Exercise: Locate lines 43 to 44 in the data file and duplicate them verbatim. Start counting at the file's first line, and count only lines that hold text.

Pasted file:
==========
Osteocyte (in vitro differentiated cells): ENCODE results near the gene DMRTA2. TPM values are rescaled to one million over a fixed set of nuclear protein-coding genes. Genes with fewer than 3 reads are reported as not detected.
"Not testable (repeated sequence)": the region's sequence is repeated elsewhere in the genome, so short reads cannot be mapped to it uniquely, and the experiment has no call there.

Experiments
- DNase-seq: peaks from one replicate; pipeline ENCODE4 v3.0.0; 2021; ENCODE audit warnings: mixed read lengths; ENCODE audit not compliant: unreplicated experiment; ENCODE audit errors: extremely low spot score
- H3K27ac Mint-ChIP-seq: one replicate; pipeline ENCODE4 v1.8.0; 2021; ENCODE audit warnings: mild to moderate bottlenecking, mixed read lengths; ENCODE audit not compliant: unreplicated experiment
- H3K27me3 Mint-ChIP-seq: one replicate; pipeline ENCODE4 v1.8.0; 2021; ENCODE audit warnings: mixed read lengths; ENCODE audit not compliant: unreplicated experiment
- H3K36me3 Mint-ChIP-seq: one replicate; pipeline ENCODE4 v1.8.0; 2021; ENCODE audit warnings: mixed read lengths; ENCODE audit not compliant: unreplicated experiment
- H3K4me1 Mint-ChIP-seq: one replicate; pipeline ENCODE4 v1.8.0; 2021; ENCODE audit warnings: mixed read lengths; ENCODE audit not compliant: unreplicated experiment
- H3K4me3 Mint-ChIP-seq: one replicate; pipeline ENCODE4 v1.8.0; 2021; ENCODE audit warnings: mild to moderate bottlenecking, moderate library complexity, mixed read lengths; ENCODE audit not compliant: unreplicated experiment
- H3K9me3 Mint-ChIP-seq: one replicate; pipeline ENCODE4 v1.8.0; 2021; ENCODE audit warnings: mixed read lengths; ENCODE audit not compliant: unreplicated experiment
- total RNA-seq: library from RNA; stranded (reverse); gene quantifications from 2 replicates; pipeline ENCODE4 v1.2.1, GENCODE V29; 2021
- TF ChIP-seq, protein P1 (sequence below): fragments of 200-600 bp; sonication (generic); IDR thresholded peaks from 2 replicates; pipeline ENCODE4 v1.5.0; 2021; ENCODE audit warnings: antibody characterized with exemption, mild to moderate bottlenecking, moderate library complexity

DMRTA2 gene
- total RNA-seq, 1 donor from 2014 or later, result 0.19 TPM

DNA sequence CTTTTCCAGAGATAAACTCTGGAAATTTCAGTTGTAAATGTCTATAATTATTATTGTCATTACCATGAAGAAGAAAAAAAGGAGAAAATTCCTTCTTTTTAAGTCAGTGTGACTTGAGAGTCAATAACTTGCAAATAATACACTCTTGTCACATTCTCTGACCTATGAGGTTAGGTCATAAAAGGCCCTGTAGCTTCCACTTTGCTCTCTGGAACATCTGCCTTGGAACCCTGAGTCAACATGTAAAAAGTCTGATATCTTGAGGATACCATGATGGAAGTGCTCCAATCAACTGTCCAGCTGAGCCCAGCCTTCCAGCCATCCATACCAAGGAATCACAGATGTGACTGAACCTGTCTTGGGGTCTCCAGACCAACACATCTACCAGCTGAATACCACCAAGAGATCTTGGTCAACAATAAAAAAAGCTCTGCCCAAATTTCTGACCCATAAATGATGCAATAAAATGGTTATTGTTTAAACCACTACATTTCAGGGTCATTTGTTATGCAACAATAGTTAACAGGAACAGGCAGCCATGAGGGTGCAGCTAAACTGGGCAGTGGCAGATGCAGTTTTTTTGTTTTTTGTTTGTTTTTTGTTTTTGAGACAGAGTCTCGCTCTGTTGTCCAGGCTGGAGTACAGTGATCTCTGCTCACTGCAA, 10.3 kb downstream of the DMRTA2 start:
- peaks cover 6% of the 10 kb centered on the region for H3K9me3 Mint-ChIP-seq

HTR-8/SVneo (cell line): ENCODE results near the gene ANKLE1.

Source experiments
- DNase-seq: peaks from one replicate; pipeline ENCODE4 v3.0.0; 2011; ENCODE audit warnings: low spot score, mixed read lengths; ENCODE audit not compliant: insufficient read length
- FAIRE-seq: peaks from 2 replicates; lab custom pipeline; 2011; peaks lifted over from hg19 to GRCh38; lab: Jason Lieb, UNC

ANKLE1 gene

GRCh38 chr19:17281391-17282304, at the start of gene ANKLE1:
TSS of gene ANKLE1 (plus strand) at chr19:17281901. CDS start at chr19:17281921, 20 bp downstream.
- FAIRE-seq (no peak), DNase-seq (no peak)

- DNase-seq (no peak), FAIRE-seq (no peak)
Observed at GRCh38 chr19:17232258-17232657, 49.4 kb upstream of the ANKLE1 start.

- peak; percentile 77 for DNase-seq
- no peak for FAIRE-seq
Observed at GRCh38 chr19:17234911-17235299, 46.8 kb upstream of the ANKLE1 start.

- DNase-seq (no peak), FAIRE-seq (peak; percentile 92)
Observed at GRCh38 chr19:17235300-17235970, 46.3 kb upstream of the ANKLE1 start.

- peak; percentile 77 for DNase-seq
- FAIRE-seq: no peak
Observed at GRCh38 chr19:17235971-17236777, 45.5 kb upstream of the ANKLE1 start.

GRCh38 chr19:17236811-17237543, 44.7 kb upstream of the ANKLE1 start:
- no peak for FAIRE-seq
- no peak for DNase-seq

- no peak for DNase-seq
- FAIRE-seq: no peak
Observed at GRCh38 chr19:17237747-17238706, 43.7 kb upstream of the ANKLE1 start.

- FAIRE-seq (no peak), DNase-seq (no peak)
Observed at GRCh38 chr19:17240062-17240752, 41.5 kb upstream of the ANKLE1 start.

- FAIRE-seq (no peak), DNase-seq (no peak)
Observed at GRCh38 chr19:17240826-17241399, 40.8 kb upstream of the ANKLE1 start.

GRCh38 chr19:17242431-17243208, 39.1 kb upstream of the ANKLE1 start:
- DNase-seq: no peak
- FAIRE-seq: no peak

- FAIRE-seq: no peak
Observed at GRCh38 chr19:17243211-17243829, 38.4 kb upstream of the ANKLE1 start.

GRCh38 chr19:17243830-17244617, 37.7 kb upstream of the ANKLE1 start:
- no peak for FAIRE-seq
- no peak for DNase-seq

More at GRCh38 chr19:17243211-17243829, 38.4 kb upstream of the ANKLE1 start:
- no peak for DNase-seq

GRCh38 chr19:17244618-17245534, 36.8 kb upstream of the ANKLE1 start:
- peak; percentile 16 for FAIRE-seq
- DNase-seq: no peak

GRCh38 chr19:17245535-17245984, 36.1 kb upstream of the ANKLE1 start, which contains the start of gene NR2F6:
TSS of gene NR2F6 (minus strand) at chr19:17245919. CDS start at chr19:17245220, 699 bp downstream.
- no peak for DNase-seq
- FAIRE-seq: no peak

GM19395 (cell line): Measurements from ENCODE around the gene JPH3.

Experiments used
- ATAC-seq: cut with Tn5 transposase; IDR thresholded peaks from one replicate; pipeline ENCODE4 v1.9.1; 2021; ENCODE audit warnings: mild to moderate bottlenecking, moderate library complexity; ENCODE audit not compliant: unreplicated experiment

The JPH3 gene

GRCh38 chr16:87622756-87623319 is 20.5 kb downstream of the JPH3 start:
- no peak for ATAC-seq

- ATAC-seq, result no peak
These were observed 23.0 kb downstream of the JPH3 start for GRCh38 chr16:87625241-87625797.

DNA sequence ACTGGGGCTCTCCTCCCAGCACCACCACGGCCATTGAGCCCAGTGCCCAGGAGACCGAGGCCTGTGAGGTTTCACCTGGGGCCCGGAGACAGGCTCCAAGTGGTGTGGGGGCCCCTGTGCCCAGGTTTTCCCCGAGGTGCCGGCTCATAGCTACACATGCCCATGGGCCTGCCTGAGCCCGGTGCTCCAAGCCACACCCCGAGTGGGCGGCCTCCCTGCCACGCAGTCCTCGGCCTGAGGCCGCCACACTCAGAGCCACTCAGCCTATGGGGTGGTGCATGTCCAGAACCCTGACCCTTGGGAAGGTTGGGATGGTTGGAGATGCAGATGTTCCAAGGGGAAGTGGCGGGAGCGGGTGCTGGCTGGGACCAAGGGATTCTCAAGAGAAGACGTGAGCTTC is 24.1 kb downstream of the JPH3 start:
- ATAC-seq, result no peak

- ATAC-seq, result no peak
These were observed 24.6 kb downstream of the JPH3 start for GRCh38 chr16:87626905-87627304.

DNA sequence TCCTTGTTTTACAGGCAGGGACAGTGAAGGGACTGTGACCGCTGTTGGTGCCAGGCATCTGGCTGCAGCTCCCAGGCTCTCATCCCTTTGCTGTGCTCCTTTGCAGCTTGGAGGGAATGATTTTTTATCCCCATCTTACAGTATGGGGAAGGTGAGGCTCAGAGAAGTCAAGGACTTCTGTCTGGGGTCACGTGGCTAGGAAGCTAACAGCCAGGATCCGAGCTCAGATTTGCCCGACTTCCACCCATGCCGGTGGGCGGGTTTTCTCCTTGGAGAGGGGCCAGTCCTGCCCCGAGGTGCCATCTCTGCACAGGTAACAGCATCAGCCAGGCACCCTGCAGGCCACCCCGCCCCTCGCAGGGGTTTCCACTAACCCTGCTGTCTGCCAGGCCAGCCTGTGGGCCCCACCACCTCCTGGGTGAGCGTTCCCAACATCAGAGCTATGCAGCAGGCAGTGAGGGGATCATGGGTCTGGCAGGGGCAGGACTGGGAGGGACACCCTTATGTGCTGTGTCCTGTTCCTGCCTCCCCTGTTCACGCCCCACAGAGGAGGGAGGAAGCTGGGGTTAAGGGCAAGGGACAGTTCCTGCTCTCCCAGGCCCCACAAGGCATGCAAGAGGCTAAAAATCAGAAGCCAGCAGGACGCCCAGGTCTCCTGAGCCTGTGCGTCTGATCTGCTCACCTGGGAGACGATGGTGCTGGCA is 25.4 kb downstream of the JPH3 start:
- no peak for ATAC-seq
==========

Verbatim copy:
- FAIRE-seq (no peak), DNase-seq (no peak)
Observed at GRCh38 chr19:17240826-17241399, 40.8 kb upstream of the ANKLE1 start.